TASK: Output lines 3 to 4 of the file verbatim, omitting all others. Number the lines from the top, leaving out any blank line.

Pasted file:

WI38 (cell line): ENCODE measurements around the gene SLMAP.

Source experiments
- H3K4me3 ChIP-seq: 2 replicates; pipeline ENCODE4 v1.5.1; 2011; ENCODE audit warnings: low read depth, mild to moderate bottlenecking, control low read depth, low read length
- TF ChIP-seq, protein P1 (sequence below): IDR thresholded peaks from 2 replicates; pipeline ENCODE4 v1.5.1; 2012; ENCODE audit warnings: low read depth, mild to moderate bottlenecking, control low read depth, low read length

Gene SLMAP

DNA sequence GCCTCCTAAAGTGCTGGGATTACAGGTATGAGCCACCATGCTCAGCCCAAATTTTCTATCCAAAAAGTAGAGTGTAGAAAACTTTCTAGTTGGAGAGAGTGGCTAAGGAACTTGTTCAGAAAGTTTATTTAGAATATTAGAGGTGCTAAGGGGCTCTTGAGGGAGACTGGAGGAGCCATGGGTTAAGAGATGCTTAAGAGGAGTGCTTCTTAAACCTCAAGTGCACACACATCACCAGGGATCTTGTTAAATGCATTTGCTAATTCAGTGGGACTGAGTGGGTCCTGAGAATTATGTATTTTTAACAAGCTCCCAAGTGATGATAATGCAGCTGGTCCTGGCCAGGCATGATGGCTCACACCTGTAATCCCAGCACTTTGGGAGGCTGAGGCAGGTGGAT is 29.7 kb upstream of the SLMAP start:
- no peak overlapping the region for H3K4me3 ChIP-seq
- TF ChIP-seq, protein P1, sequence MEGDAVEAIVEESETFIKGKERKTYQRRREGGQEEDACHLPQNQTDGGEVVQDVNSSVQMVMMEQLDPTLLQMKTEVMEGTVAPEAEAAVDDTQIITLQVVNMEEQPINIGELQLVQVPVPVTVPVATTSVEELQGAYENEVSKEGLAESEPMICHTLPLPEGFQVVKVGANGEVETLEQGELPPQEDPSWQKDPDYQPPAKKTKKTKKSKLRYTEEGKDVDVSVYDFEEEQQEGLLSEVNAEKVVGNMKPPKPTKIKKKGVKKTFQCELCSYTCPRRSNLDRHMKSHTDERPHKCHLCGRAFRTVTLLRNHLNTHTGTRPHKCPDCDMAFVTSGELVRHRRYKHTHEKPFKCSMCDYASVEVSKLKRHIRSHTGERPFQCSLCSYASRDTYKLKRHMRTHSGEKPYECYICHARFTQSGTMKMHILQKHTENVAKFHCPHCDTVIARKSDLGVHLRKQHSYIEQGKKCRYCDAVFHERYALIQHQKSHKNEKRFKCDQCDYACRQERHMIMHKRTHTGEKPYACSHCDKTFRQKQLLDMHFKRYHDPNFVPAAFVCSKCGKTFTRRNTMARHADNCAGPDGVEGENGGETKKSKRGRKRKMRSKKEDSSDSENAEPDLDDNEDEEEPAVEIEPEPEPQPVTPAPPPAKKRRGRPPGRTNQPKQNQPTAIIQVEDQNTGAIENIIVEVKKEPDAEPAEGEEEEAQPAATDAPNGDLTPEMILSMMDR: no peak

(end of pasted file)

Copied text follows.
- H3K4me3 ChIP-seq: 2 replicates; pipeline ENCODE4 v1.5.1; 2011; ENCODE audit warnings: low read depth, mild to moderate bottlenecking, control low read depth, low read length
- TF ChIP-seq, protein P1 (sequence below): IDR thresholded peaks from 2 replicates; pipeline ENCODE4 v1.5.1; 2012; ENCODE audit warnings: low read depth, mild to moderate bottlenecking, control low read depth, low read length